The door is still ajar for another RBA rate cut next year

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Australia’s September quarter consumer price (CPI) inflation report, released Wednesday, had an immediate impact once it hit screens, seeing interest rate markets scale back expectation of a further rate cut from the RBA this year.

At 4%, it’s now seen as next to no chance.

On that basis, you have a better chance of drawing a Melbourne Cup winner in the office sweep than seeing a rate cut, at least according to those betting on next Tuesday’s decision.

However, just because the likelihood of a near-term rate cut has diminished significantly — down from around 30% at the start of October — that doesn’t mean markets have entirely ruled out the prospect of a further rate cut in 2017.

Not by a long shot, as shown in this chart from ANZ interest rate strategists Martin Whetton and Katie Hill.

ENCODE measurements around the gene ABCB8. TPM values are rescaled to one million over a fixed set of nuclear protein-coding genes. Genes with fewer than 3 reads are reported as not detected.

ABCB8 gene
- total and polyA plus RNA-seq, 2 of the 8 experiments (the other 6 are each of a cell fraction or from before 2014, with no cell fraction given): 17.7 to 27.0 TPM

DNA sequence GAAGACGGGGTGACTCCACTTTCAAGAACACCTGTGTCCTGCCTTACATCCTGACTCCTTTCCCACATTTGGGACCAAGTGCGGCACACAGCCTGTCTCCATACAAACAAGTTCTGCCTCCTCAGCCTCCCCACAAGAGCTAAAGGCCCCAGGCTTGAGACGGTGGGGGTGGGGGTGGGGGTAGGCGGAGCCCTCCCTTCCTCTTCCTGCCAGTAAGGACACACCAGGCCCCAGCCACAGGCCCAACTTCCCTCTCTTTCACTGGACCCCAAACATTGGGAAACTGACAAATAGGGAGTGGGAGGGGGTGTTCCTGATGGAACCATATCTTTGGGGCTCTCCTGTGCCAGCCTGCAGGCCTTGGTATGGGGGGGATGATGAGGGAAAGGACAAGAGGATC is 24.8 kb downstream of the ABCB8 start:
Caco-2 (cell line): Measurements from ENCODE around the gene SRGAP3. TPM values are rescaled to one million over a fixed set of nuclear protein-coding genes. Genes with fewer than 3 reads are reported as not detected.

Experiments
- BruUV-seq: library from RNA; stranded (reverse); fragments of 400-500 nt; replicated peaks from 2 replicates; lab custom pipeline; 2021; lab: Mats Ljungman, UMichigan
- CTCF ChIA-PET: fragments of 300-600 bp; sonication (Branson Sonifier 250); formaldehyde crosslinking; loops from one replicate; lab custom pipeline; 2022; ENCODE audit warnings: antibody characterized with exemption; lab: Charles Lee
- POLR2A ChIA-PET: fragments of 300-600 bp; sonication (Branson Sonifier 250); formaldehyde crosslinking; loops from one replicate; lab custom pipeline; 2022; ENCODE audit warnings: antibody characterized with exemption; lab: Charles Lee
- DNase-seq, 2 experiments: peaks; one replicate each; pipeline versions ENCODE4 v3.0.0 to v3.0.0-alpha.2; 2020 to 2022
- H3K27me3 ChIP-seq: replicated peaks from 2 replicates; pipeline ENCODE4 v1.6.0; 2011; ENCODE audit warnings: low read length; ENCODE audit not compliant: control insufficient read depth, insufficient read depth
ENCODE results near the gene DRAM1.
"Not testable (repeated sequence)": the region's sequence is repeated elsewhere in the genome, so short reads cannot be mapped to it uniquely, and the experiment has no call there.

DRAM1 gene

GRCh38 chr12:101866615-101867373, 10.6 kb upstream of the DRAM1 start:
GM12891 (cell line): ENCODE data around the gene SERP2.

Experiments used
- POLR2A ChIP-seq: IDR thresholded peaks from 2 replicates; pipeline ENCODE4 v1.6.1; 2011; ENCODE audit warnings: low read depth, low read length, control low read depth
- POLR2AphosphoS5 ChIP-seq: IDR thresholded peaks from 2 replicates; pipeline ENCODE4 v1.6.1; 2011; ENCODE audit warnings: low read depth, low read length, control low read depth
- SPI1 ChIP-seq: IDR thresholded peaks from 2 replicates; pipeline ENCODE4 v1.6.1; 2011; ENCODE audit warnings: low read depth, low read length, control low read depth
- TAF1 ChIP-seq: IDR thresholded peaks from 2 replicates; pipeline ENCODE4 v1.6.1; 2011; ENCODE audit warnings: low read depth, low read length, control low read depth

It tracks Australian overnight index swaps (OIS) pricing, essentially where markets think the RBA cash rate will sit in the future.

As it shows, expectations for the cash rate next year are lower, not higher, than where its currently sits at 1.5%.

While a 25 basis point rate cut is not fully priced in, markets currently put the probability of one arriving by August at around a one-in-three chance.

It’s also noticeable that there’s an increased probability of a rate cut priced in for February, May and August, underlining the importance of upcoming inflation readings given they fall immediately after the release of the ABS’ CPI reports.

According to Whetton and Hill, it’s premature to call an end to the RBA’s easing cycle which began in late 2011.

“The RBA’s Q3 print sat awkwardly for the market, with the first blush of headline inflation leaving investors pondering if the low has been set,” they say.

“However, underlying inflation was certainly soft and does not eliminate the possibility of a rate cut in 2017 if other sectors of the economy slow down.”

Alongside inflation, RBA governor Philip Lowe gave a pretty good indication on what he would be looking at earlier this month, making specific mention of housing and Australia’s labour market as two key components in monetary policy deliberations.

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